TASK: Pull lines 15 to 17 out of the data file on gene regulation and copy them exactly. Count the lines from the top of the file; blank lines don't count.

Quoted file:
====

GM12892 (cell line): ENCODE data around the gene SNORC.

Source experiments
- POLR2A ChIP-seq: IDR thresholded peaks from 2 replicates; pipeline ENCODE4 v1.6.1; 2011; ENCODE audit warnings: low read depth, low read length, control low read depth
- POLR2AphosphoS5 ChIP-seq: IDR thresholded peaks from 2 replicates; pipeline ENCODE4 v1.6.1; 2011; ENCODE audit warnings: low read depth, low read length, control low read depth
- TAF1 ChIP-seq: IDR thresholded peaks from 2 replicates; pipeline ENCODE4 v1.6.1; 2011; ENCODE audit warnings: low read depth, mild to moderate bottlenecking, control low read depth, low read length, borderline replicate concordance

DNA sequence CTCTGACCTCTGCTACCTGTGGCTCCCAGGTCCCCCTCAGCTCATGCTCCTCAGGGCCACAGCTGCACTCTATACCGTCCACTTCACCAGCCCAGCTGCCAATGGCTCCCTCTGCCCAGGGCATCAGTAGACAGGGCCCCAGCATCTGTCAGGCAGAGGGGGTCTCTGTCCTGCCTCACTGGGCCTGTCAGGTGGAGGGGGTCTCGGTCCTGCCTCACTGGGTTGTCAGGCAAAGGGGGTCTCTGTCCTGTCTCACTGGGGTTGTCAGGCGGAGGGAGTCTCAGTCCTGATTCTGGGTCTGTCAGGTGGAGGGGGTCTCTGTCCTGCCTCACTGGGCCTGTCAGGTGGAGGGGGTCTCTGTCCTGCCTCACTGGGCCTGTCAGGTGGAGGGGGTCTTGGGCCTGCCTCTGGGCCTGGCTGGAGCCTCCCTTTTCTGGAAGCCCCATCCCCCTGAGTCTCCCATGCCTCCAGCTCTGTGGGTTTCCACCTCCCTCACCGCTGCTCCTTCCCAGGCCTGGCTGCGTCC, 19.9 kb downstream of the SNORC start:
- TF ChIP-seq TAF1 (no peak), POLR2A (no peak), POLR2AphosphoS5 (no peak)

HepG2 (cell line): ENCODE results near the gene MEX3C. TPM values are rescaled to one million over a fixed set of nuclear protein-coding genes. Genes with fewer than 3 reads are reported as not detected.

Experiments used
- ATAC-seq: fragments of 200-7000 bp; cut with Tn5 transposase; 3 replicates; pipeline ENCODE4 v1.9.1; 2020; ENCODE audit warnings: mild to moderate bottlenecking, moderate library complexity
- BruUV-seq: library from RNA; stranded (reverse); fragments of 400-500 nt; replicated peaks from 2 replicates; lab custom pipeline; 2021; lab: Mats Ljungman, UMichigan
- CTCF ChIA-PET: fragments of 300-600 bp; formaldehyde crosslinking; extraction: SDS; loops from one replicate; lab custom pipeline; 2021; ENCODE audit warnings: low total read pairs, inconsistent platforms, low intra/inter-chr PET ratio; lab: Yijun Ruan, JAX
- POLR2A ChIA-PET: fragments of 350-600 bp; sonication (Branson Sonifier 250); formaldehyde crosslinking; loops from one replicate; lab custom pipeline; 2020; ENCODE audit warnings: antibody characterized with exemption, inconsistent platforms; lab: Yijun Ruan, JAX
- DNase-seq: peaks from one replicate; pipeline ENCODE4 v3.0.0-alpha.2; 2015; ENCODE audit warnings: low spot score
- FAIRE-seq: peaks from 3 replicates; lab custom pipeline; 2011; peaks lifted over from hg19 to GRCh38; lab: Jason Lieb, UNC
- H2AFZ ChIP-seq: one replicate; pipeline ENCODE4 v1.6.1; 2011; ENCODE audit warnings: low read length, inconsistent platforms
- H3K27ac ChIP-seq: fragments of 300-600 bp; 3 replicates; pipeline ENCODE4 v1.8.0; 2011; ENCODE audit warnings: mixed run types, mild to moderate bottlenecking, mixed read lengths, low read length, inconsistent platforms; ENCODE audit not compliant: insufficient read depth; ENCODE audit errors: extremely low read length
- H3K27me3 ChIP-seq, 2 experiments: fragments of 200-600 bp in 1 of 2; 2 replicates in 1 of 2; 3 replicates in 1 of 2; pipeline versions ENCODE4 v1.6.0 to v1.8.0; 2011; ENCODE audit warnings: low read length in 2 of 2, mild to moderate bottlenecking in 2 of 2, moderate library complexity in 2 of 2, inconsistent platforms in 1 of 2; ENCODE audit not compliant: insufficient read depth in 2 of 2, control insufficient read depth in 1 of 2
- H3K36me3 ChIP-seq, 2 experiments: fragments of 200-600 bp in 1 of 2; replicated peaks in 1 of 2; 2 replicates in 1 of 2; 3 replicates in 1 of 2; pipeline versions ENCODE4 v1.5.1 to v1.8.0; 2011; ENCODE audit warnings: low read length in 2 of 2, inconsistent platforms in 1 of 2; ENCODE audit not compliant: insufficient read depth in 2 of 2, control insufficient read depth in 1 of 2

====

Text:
- FAIRE-seq: peaks from 3 replicates; lab custom pipeline; 2011; peaks lifted over from hg19 to GRCh38; lab: Jason Lieb, UNC
- H2AFZ ChIP-seq: one replicate; pipeline ENCODE4 v1.6.1; 2011; ENCODE audit warnings: low read length, inconsistent platforms
- H3K27ac ChIP-seq: fragments of 300-600 bp; 3 replicates; pipeline ENCODE4 v1.8.0; 2011; ENCODE audit warnings: mixed run types, mild to moderate bottlenecking, mixed read lengths, low read length, inconsistent platforms; ENCODE audit not compliant: insufficient read depth; ENCODE audit errors: extremely low read length